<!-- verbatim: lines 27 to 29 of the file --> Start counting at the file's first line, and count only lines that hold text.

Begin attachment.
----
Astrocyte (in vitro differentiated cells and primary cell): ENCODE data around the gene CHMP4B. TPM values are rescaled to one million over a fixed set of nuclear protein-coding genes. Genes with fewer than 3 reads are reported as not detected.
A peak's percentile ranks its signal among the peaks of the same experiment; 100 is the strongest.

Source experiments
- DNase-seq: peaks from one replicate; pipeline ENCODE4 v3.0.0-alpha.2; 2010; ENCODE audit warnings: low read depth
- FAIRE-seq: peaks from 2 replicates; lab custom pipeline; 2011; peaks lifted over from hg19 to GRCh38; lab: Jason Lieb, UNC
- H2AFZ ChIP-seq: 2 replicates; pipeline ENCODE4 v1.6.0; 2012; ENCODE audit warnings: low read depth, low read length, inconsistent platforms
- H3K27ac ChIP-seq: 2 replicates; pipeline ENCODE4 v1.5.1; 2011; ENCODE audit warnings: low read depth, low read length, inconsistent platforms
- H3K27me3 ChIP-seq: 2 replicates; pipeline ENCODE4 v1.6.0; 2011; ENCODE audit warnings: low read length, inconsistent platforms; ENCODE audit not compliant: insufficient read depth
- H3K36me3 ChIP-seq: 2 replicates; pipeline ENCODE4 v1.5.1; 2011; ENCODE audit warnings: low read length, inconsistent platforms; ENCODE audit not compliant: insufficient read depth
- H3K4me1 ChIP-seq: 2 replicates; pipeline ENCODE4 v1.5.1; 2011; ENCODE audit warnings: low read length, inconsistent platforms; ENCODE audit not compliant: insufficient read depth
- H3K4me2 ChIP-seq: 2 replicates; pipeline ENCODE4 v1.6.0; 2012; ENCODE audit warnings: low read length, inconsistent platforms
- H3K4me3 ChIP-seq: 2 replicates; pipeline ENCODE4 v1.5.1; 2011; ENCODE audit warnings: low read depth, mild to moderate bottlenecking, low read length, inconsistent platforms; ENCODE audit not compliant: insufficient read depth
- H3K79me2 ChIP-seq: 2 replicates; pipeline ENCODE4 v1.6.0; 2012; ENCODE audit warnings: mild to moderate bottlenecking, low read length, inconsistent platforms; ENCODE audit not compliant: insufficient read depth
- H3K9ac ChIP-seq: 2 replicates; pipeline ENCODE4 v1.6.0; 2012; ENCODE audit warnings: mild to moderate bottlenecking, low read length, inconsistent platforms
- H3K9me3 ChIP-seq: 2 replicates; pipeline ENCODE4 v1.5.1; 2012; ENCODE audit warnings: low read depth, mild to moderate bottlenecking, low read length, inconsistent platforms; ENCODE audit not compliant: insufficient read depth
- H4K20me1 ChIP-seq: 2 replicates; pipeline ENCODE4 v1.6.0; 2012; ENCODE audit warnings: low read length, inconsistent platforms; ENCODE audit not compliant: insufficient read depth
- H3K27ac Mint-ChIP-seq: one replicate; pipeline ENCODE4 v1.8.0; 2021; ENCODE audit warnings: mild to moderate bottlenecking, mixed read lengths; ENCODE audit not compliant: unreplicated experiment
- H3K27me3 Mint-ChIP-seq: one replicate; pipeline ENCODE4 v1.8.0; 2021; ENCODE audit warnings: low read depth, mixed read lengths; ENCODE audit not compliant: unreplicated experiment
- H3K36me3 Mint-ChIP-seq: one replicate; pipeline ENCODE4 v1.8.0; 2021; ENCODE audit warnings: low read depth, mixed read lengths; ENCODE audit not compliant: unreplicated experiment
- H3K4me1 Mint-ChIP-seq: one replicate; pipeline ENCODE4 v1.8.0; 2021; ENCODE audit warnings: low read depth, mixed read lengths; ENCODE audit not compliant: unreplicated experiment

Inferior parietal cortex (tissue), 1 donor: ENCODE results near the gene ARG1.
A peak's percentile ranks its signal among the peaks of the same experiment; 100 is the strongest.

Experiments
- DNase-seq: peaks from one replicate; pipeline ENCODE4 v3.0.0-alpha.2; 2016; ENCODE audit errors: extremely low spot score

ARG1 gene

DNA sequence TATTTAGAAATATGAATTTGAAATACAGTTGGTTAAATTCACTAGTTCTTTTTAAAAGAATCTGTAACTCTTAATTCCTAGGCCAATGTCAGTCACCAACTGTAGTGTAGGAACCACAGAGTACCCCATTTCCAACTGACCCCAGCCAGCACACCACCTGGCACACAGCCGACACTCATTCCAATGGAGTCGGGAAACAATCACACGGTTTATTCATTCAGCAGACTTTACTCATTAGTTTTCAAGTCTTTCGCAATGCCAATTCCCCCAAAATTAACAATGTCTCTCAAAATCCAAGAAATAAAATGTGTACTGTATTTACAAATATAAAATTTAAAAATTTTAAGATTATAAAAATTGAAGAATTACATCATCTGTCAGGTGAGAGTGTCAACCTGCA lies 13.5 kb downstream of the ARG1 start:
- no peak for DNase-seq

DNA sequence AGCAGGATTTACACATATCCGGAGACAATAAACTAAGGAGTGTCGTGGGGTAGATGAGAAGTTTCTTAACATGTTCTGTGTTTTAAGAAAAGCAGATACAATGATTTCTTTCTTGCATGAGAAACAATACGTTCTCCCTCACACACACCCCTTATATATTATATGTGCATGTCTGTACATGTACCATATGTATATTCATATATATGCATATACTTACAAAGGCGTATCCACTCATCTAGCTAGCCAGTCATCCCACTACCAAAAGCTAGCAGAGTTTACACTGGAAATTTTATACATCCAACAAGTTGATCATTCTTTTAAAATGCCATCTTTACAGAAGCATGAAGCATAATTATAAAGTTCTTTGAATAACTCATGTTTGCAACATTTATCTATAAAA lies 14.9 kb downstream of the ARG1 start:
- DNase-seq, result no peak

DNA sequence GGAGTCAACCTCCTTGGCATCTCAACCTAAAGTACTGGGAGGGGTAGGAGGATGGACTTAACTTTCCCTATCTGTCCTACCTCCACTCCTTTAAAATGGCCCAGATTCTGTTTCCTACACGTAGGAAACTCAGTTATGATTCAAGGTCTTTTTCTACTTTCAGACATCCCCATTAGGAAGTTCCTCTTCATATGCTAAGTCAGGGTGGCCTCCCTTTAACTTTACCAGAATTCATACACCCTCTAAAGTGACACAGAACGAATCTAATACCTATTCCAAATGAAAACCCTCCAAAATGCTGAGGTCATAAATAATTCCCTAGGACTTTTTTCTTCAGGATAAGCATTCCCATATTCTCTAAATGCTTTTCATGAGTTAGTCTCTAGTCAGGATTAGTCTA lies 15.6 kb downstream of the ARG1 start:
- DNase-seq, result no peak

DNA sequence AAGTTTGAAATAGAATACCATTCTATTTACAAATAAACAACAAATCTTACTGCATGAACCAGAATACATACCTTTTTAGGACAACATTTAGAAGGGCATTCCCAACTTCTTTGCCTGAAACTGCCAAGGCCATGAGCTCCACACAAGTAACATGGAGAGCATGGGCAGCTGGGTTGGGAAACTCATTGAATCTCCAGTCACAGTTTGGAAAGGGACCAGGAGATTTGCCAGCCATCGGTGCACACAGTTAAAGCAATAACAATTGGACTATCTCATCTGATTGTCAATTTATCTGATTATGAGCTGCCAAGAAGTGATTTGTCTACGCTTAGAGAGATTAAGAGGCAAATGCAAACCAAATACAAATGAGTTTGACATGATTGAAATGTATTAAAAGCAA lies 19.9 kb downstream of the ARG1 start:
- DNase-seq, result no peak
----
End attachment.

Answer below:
- no peak for DNase-seq

DNA sequence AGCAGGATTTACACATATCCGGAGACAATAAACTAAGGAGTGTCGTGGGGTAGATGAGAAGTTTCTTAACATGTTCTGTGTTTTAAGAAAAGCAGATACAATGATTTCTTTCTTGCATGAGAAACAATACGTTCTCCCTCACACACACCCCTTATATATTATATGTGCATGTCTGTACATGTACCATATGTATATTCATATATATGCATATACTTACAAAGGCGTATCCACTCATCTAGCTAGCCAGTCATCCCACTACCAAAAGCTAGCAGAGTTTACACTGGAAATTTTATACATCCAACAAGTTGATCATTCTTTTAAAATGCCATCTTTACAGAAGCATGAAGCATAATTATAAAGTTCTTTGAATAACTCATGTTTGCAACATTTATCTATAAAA lies 14.9 kb downstream of the ARG1 start:
- DNase-seq, result no peak